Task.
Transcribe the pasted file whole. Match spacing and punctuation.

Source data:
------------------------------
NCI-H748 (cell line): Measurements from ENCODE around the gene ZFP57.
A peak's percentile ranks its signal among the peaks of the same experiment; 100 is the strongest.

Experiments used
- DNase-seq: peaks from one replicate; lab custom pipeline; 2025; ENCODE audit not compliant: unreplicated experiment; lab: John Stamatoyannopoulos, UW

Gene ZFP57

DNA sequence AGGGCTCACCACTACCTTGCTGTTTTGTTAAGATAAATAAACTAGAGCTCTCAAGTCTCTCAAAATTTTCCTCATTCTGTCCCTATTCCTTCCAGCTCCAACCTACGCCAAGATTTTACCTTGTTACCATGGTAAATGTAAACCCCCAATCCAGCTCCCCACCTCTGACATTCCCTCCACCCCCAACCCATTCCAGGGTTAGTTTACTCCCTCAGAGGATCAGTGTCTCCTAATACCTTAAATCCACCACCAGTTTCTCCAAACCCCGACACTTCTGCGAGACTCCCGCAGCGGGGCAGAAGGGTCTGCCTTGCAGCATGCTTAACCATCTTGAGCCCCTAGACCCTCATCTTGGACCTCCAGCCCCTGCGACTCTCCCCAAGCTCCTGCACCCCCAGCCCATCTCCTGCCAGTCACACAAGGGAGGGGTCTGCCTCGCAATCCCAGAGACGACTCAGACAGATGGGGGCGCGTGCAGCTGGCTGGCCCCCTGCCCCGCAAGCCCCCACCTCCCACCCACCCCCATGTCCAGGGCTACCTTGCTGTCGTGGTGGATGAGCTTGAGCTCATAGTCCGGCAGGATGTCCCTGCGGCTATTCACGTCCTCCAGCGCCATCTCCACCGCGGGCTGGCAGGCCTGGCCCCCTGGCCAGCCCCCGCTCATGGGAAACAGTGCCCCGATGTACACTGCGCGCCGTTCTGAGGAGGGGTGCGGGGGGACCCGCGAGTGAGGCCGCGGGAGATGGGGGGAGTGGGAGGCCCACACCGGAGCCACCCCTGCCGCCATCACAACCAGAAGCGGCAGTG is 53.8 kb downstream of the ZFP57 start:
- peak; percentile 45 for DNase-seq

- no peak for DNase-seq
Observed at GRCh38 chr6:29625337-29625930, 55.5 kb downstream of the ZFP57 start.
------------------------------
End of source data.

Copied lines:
NCI-H748 (cell line): Measurements from ENCODE around the gene ZFP57.
A peak's percentile ranks its signal among the peaks of the same experiment; 100 is the strongest.

Experiments used
- DNase-seq: peaks from one replicate; lab custom pipeline; 2025; ENCODE audit not compliant: unreplicated experiment; lab: John Stamatoyannopoulos, UW

Gene ZFP57

DNA sequence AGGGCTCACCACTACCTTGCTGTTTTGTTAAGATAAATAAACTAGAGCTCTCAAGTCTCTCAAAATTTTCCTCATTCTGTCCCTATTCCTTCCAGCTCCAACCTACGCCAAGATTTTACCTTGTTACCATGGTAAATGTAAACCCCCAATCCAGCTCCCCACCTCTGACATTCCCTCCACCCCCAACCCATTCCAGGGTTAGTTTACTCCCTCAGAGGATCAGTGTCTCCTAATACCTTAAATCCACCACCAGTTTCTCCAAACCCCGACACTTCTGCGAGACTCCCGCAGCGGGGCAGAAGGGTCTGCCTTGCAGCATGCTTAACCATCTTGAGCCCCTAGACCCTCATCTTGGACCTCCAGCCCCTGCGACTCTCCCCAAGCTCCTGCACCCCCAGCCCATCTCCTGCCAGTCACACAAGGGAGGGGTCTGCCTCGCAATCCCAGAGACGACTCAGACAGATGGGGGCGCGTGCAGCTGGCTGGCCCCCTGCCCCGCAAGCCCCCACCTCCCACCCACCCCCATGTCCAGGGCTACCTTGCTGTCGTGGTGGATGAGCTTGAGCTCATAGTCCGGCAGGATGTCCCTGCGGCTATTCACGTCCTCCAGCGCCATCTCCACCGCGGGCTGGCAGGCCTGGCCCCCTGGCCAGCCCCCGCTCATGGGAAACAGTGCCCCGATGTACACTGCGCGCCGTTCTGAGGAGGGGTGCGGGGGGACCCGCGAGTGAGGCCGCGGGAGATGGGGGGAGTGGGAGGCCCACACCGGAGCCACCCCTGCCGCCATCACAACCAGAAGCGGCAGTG is 53.8 kb downstream of the ZFP57 start:
- peak; percentile 45 for DNase-seq

- no peak for DNase-seq
Observed at GRCh38 chr6:29625337-29625930, 55.5 kb downstream of the ZFP57 start.